Delivery set to usher in a glorious new era
A maiden voyage in Victoria Harbour yesterday perfectly epitomised the mainland's new spirit of yachting.
The short cruise followed the delivery of three racing yachts to representatives of the China Cup International Regatta at the Royal Hong Kong Yacht Club in Causeway Bay.
The CCIR will be held from October 19-21 in Daya Bay, Shenzhen, and these three Beneteau First 40.7 (12-metre) sloops are the first instalment in a planned fleet of 10. It will be a landmark event for the sport on the mainland, marking the start of one-design yacht racing and the first-ever international regatta.
'This will be a truly international regatta,' said Mike Simpson, owner of yacht dealers Simpson Marine (Asian regional importers of the Beneteau yachts), yesterday.
Teams from New Zealand, Britain, Japan, Brazil and Australia will crew the new boats in October.
'It's an unusual step for such yachts to be offered to the crews with no charter fee,' said Simpson. 'Usually, yachts of this calibre would have to be chartered at considerable expense.'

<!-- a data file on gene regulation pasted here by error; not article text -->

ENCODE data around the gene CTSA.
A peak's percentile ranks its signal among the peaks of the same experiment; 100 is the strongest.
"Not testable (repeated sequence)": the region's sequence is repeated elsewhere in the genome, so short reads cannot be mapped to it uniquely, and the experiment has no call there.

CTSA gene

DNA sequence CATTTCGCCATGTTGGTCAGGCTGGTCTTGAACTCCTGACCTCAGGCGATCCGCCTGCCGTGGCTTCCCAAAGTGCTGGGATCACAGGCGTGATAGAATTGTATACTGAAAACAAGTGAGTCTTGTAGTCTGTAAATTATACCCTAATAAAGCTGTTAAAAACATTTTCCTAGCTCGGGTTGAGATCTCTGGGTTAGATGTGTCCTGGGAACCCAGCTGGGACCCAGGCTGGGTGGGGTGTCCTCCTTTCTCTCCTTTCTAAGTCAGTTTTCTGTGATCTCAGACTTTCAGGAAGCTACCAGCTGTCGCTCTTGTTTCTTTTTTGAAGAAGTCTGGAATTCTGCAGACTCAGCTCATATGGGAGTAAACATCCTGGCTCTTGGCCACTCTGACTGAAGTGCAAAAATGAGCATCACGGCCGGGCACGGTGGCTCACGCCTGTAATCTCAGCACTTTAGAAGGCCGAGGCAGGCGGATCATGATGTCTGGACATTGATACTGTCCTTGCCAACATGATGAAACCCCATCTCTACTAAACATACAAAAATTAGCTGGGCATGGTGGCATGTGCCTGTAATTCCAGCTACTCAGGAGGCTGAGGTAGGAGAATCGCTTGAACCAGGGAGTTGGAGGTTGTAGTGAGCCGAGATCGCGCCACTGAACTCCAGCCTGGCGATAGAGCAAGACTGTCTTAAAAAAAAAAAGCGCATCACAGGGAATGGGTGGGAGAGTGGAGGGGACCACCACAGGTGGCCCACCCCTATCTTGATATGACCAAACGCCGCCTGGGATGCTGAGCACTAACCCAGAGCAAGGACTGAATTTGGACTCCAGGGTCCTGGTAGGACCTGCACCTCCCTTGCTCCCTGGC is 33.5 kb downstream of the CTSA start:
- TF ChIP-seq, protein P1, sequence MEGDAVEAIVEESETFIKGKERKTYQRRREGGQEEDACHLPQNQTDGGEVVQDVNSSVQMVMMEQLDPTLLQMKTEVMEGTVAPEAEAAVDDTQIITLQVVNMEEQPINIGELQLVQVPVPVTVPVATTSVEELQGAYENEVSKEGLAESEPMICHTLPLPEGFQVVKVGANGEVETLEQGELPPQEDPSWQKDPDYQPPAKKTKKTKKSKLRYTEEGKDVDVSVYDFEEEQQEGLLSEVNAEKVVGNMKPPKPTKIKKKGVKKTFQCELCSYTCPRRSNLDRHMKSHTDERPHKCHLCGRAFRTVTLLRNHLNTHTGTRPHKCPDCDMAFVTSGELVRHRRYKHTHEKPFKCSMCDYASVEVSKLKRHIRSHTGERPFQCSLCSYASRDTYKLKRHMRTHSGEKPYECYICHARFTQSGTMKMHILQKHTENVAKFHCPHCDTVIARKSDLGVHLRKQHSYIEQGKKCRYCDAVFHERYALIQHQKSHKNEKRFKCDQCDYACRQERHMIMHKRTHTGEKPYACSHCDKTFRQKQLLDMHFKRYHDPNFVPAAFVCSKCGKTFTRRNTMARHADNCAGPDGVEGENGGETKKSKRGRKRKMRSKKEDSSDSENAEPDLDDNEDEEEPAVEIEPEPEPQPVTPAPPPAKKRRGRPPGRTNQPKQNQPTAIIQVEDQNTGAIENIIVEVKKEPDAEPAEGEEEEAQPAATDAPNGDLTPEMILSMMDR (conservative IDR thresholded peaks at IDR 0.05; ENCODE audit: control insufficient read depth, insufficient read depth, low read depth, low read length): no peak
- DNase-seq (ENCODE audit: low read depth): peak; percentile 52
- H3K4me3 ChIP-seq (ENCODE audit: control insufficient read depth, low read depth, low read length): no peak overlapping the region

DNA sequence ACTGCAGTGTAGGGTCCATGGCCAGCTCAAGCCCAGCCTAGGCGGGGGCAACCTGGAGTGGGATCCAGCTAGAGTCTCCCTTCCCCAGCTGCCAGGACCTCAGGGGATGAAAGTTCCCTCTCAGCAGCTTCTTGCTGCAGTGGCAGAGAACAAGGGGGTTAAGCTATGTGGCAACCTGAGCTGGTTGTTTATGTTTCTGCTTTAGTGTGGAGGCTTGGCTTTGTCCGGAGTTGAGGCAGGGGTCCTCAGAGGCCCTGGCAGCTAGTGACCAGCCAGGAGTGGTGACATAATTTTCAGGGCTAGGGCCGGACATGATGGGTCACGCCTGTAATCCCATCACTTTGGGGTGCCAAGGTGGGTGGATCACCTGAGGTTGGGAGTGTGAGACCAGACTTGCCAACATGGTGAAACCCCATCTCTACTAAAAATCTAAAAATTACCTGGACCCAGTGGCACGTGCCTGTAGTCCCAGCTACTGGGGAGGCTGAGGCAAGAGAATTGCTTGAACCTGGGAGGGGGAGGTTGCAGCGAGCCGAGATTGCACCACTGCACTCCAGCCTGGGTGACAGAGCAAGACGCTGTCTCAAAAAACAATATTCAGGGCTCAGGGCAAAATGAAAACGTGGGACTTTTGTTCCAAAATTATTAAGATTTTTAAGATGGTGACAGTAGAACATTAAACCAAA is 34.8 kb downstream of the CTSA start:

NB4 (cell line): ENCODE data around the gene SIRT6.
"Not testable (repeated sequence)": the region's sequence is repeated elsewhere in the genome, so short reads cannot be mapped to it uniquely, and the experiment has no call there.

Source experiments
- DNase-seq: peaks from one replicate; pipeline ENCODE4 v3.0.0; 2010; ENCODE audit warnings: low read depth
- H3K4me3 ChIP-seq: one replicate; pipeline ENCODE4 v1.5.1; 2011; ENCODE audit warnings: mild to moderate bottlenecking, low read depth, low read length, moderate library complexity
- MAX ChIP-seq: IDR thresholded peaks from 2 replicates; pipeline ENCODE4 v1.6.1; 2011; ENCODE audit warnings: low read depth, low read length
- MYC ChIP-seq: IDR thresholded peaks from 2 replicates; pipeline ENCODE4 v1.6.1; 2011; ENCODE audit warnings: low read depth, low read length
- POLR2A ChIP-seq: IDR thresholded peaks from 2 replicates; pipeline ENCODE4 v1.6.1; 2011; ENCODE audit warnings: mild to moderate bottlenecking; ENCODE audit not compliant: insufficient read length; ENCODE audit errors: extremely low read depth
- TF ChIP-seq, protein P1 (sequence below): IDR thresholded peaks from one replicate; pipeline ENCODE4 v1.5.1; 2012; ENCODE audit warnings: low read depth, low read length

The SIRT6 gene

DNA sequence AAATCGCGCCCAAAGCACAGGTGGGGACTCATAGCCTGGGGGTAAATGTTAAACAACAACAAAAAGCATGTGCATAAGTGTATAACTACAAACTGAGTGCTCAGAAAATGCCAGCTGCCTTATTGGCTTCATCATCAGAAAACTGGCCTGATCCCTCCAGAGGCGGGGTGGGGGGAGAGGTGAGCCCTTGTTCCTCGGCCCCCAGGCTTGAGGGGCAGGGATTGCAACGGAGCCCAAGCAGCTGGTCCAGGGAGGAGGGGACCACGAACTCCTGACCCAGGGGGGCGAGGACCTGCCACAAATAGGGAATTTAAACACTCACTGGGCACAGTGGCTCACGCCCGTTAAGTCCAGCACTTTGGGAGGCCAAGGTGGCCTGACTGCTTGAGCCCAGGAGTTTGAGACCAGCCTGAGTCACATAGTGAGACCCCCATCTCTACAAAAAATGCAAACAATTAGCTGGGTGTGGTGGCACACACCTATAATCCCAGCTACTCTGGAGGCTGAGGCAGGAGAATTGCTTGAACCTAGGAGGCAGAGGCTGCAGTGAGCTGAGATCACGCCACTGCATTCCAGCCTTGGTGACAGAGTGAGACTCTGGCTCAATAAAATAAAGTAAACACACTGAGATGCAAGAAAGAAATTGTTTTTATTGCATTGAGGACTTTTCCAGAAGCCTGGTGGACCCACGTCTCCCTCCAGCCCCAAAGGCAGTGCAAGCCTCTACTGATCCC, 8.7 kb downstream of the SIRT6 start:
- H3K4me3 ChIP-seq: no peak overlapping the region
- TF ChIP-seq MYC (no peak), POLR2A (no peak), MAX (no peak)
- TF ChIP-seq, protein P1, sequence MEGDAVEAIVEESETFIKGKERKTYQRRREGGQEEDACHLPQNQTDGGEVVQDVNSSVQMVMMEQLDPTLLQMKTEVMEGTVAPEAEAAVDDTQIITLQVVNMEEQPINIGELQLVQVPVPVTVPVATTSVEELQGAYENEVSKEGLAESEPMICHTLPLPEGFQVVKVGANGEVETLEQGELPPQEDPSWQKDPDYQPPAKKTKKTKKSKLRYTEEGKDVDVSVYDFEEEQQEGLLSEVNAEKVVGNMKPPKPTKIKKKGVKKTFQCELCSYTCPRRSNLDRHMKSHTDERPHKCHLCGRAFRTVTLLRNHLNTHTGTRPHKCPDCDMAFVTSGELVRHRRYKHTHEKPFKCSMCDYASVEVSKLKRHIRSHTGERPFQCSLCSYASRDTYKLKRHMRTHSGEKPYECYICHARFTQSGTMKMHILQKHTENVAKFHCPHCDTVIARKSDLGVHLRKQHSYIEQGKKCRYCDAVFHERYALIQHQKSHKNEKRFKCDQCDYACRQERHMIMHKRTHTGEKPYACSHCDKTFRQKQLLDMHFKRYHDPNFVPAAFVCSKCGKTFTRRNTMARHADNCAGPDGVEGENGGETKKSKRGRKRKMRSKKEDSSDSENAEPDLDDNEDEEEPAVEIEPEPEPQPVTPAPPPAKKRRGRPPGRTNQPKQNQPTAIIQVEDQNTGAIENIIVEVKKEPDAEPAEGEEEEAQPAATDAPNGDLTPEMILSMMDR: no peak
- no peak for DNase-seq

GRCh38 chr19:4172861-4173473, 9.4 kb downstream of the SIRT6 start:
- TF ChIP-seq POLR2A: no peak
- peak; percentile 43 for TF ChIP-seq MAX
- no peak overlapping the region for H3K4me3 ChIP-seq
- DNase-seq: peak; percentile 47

Around 100 crews from 16 countries are expected to enter the regatta, at the Longcheer Yacht Club. The CCIR will have five classes, including the Beneteau one-design class.
Royal Hong Kong Yacht Club vice-commodore Jimmy Farquhar said: 'We are really happy to participate in this regatta and have been working with China for three years to make it happen. Our club is organising the notice of race, the race instructions and on-water management.'
The CCIR's organising committee will invest 200-300 million yuan within three years in race organising, facility construction, personnel training, and youth training to groom future Chinese international sailors.
The Beneteau First 40.7s delivered yesterday are Bruce Farr-designed, built in France, have deck hardware from America and a sail wardrobe made by a Hong Kong firm.
Former Commodore of the Royal Hong Kong Yacht Club, Frank Pong, who owns several top racing yachts, has been heading to Longcheer twice a month with his crews since July 2006 to help train Chinese sailors.
'It is great to see yacht racing blossoming in China. The will is there, so are the financial resources and it's novel, too. It is just crew that are in short supply. In the mid 1990s I gave a 12m Castro-designed sloop to the Chinese Yachting Association, called China Number 1, which still sails with the sail number CHN 1,' he said.
'The fact that China had its first ever entry into the America's Cup in Valencia this year and that the 2008 Olympic sailing is set for Qingdao in 2008 emphasises the growth.'